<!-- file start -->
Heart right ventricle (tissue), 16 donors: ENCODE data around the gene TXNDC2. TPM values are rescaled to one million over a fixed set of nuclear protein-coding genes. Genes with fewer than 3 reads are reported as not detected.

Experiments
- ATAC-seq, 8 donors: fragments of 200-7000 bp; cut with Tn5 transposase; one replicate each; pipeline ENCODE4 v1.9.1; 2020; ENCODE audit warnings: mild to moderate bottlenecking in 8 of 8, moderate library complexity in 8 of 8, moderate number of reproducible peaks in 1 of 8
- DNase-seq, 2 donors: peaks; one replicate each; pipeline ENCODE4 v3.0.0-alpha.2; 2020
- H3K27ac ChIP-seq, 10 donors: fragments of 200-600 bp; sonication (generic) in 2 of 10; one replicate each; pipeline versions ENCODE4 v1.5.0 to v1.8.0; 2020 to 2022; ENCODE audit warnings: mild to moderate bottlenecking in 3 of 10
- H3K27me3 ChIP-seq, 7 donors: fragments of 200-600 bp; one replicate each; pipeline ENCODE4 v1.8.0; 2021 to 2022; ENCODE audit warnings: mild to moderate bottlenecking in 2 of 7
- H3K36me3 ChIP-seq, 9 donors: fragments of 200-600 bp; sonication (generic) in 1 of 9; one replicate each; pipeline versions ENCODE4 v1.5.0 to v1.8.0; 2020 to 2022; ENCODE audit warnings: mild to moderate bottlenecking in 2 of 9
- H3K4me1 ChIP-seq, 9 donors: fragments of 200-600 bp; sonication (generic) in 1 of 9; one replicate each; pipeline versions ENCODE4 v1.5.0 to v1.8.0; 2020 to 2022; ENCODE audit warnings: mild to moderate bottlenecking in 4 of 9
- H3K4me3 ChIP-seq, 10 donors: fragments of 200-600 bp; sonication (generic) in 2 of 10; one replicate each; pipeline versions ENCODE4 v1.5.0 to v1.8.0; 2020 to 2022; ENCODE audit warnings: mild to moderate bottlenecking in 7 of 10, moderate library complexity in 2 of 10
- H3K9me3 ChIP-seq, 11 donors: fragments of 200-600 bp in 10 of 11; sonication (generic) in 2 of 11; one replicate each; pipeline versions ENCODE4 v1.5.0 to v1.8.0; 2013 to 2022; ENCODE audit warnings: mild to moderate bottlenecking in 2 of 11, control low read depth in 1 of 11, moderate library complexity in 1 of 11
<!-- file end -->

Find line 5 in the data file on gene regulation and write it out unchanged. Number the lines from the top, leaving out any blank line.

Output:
- H3K27ac ChIP-seq, 10 donors: fragments of 200-600 bp; sonication (generic) in 2 of 10; one replicate each; pipeline versions ENCODE4 v1.5.0 to v1.8.0; 2020 to 2022; ENCODE audit warnings: mild to moderate bottlenecking in 3 of 10